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Date of last update: 8/13/2017.
Forum Name: Urology Topics
Question: Varicocele Embolization
|Madbakel - Sun Dec 06, 2009 6:39 pm||
I'm 22 years old and I just had a varicocele embolization done for my left testicle four days ago. I had previously underwent varicocele surgery a couple of months before, but the surgeon was not able to ligate all of the varicose veins in my testicle. Therefore, I also had a follow-up embolization done. On the day of the procedure, I had rested extremely well and was feeling completely fine. A couple days after, I had stupidly decided that I was fit enough to play soccer, since I was confident that I would be fine. However, for a couple of days now I have been experiencing sharp lower abdominal pains on my left side, and this occurs whenever I put stress on my abdomen (e.g. bowel movement) or on my groin ( raising my knee or flexing my abs. The pain is extremely irritating, and it hasn't been getting better at all. I have not experienced any testicular pain, only pain in the groin/lower abdomen area, and I am worried that I have caused internal damage due to physical activity. My walking is normal and there's no pain if I engage in sexual activity/masturbation either. Is this pain normal after embolization, or is this a cause of engaging in physical activity (soccer) and what should I do to get rid of this pain? I'm really concerned and would appreciate a response as soon as anybody is available.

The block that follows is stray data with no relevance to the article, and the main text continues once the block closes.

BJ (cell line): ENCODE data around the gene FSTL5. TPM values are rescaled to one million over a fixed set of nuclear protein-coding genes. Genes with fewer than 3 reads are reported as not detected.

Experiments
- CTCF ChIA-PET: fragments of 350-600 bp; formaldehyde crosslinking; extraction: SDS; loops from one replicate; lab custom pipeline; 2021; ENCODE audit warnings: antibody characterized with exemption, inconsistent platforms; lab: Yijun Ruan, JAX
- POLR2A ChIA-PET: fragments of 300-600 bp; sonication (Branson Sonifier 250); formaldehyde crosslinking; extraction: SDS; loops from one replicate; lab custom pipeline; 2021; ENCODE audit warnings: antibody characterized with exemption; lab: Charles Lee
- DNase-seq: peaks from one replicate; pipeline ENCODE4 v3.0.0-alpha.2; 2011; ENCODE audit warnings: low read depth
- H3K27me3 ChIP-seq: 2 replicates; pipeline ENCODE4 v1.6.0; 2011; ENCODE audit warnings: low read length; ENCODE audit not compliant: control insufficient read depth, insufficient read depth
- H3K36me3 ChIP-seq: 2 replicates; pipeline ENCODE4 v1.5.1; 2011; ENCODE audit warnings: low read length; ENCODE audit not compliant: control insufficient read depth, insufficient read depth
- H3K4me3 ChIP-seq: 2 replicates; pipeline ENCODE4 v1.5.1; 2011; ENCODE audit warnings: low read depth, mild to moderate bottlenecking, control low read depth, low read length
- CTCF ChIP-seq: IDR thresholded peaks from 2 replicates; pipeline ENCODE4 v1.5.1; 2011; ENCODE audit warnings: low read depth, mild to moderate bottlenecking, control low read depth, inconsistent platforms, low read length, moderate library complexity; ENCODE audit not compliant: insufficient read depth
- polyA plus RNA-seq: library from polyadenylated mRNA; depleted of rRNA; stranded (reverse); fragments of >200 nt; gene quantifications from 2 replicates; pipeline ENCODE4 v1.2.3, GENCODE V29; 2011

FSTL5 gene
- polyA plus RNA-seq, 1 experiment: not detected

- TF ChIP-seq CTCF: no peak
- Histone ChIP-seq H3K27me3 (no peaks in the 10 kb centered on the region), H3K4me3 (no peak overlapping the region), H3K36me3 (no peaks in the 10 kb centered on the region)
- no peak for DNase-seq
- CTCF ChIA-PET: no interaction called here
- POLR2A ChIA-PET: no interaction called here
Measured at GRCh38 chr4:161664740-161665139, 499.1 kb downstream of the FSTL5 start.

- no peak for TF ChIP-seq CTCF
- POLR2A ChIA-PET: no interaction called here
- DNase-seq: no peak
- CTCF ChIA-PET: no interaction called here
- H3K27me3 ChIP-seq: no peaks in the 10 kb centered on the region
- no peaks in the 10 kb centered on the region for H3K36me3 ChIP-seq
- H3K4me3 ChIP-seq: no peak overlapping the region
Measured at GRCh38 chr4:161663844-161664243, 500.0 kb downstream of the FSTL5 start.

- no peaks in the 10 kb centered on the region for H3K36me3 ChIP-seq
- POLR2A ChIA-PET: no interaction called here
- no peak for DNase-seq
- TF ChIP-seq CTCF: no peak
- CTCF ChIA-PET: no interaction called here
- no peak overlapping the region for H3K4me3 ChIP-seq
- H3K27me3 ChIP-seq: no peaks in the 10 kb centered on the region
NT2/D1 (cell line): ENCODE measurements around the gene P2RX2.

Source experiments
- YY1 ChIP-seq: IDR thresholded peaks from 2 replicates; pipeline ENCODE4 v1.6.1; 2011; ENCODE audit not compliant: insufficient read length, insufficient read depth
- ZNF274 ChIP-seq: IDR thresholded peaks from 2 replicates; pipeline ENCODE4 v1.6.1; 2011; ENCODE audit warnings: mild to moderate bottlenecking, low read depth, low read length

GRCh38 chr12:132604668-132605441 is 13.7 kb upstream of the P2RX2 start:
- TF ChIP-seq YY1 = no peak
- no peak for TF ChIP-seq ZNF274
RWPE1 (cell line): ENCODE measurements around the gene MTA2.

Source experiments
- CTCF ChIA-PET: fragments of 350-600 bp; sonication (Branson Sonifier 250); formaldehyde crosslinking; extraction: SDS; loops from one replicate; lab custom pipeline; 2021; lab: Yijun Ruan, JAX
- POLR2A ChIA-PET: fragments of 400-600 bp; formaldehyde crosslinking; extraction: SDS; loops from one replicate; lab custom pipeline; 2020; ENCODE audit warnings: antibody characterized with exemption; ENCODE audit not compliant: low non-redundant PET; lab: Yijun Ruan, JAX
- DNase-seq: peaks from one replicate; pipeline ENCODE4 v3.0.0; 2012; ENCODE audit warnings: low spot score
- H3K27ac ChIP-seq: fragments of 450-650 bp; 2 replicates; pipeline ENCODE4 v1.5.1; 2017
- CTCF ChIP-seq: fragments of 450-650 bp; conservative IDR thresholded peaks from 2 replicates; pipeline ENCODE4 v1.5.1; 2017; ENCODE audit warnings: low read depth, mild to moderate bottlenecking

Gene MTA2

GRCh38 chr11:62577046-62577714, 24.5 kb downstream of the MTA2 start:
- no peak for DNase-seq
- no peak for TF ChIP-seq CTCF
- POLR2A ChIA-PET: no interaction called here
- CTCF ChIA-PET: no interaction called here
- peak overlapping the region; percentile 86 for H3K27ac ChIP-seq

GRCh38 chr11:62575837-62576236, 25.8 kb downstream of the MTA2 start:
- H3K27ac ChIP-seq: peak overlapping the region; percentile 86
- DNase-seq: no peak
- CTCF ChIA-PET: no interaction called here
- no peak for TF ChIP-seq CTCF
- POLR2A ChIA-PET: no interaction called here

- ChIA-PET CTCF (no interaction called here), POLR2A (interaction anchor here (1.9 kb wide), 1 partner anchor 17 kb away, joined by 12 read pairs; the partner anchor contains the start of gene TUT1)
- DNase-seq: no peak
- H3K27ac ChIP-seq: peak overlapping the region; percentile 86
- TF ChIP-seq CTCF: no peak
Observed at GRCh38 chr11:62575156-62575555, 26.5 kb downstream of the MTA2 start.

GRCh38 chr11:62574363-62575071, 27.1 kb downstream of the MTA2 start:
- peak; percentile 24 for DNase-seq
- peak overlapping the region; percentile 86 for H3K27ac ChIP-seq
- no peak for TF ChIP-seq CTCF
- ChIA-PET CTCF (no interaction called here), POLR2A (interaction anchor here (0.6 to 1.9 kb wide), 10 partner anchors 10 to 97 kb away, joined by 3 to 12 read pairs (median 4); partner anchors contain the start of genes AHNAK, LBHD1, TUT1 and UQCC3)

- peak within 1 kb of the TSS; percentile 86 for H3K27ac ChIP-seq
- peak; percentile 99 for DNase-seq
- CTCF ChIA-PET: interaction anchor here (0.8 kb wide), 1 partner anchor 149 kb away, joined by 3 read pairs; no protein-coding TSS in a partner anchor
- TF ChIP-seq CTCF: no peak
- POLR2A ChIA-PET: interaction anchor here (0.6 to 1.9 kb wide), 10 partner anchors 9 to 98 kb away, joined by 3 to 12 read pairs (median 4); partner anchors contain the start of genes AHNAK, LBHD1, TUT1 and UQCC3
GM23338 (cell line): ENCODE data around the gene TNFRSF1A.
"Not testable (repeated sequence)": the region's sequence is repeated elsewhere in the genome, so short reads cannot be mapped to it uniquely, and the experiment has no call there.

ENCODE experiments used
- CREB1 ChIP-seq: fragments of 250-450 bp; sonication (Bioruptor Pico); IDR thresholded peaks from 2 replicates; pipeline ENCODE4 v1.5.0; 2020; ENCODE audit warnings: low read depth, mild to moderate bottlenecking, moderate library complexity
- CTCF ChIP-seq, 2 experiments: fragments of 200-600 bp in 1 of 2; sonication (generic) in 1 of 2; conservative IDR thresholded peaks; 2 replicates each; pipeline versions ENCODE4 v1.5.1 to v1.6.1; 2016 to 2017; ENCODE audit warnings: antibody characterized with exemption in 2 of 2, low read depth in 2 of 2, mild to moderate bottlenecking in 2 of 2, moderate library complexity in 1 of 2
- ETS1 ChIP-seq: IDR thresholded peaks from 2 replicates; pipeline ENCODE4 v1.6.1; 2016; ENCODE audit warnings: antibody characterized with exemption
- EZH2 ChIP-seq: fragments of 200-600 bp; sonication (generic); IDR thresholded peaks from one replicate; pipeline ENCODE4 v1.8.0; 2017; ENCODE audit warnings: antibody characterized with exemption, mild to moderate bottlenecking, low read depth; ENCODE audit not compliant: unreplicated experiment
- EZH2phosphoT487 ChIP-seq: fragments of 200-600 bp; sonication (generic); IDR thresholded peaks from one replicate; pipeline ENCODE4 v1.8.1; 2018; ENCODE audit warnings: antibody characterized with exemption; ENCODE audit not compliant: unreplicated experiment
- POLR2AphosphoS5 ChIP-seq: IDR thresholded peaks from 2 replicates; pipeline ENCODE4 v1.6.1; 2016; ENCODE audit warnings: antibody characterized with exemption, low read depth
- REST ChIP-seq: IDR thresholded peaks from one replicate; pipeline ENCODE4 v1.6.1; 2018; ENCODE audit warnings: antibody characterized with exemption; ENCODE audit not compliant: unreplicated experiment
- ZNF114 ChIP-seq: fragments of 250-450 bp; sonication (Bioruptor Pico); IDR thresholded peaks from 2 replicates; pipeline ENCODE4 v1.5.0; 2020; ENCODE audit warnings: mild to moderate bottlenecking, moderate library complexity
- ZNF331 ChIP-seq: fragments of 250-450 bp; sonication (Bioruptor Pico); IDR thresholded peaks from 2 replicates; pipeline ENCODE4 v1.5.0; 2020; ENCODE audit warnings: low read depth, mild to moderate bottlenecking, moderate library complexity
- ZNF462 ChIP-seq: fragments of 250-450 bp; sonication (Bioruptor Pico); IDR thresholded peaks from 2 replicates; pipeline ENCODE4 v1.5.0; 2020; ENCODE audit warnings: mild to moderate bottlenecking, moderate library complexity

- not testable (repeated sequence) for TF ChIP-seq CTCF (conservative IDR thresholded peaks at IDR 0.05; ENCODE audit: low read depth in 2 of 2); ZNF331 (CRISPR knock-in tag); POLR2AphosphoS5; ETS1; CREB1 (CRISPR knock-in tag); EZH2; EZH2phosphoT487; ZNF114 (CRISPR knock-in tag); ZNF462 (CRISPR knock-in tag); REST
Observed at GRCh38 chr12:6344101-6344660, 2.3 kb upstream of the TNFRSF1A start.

Thank you very much,
|Dr.M.Aroon kamath - Tue Dec 15, 2009 9:09 am||
Percutaneous embolization of varicocele needs selective catheterization of the internal spermatic vein(s) followed by their occlusion with either a sclerosant or solid embolic devices.
Although many agents/devices have been described for this purpose, current techniques use predominantly coils (stainless steel or platinum) as the solid embolic agents, sodium tetradecyl sulfate as the sclerosant or a combination of these two.
You have not mentioned what kind of access was employed for the embolization(jugular or the femoral route).Also not mentioned are details such as what kind of material was used for embolizing.
Without these details, it is difficult to answer your query.
However,i can venture to say that complications of percutaneous therapy are infrequent and typically mild.Thrombophlebitis of the pampiniform plexus has been reported in some cases.
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